Way back in September of 2003, GM and his roommate were living in a cramped and drab “garden level” apartment in Courthouse. Unhappy with their accommodations, they decided to break their lease and look for something better. GM stumbled on a listing in the back pages of the City Paper, and it sounded too good to be true: a spacious two bedroom apartment looking out over Montrose Park for only $1,500 a month.
It wasn’t until after GM submitted the application and was sweating-out the credit check that he stumbled on the beauty that is Dumbarton Oaks Park. Here right in the heart of the city was a valley of brooks and bridges, dells and dogwoods. It was unlike any city park GM had ever seen before. And GM was certain that there was no way in Hell he’d be lucky enough to live so close to such a treasure. But wouldn’t you know it, he was.
So GM has a particular bond with Dumbarton Oaks Park. And when an overnight snowfall hit in 2004, GM knew a great shot was waiting:
While still stunning, the park certainly is not in great shape. The original designs of the great Beatrix Farrand have faded away as structures collapsed and invasive plants marauded the landscape. Unlike its sister Dumbarton Oaks Gardens, which is maintained by the deep pockets of Harvard, Dumbarton Oaks Park is maintained on a shoestring budget by the National Park Service. Into this gap last year entered the new Dumbarton Oaks Park Conservancy.
Led by Rebecca Trafton, this organization seeks to restore Dumbarton Oaks Park to the state it was in the 1920s, when Farrand was hired by Robert and Mildred Woods Bliss to design the estate’s gardens and woodlands. They have their work cut out for them.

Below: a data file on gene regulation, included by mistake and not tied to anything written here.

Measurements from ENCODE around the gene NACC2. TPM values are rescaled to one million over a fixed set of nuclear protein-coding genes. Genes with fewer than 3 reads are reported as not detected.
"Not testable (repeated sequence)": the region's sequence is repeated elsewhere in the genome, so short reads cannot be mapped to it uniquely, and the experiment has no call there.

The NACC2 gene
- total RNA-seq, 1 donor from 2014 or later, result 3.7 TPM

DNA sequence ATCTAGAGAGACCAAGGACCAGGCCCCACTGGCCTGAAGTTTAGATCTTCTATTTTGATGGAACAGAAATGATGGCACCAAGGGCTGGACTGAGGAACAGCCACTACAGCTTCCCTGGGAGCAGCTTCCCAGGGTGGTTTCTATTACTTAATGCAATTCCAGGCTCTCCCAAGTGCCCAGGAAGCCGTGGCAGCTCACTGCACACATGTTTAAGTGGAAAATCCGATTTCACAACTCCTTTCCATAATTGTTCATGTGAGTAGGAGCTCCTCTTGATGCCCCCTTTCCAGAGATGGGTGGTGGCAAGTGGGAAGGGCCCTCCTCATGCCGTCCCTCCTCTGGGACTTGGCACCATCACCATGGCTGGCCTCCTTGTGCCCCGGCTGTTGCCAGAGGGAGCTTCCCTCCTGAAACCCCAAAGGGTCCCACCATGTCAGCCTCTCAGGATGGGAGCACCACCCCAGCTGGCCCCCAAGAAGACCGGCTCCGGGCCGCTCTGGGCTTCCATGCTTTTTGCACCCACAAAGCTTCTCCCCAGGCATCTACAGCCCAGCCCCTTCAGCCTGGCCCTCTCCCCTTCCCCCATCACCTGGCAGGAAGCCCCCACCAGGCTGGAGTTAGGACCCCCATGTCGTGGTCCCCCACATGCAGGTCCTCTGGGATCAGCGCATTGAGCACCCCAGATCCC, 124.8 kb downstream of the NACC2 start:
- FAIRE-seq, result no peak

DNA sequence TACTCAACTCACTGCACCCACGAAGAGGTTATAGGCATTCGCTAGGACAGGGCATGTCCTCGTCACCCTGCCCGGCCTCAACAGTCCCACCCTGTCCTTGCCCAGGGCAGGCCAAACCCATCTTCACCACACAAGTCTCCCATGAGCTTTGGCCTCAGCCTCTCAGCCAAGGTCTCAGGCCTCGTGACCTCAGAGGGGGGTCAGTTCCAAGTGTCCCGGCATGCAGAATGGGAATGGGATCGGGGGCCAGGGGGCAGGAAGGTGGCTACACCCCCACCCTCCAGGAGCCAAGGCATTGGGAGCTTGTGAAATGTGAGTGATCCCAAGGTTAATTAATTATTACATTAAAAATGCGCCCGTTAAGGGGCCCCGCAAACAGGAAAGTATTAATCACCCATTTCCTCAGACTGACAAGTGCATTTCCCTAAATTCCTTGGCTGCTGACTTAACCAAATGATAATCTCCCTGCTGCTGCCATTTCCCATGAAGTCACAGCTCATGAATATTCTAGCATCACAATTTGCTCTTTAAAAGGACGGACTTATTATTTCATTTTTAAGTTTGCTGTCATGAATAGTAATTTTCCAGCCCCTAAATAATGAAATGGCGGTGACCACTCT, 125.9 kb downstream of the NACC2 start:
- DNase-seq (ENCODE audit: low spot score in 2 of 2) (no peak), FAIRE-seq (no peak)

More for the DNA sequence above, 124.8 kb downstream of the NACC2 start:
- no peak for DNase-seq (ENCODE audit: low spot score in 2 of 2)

Last night the organization celebrated its one year anniversary at the Italian Embassy. Invited to speak to the standing room only crowd was Betsy Rogers, the former administrator of the Central Park Conservancy in New York. This hugely successful conservancy is the model of the Dumbarton Oaks Park Conservancy (and really any park conservancy).
Rogers spoke of the importance of place for a park and the therapeutic aspect of successful of natural surroundings. Most of all she emphasized the critical role the the public-private partnership played in restoring Central Park. This is the point of the conservancy and the point of bringing in a bunch of swells to a pretty embassy and feeding them wine: money!
The Conservancy has already done a lot to improve the state of the park. They’ve held several weeding sessions, which address the most pressing problem of pernicious vines choking off everything in sight. And the Executive Director of the conservancy, Ann Aldrich, spoke of the organization’s plans to start the heavy lifting of true restoration by targeting two acres immediately within the park’s gates. She promised that in five years, much of the original fabric of the park could be restored.
Following the presentation, GM quickly slipped away from the embassy and hopped back on his bike. Riding through the Rock Creek trail to Lovers Lane, he decided to take a detour through the park he had just heard so much about.
Riding over the bridge and entering the valley, GM was struck again at how special this park is. He passed dogwalkers and a small family of deer as he chugged his heavy Schwinn up the rocky paths. The cool air floated down from the woods as twilight started to fall.
There are plenty of beautiful spots in Georgetown, whether on the veranda of a $10 million estate, the benches of Book Hill or the banks of the Potomac. But for GM, the meadows of Dumbarton Oaks Park top them all. Turning back to Lovers Lane, GM couldn’t help but think back to that first walk through the park almost nine years ago. He couldn’t believe then that he would be so lucky to live so close to this park. Nine years later and he still can’t believe it.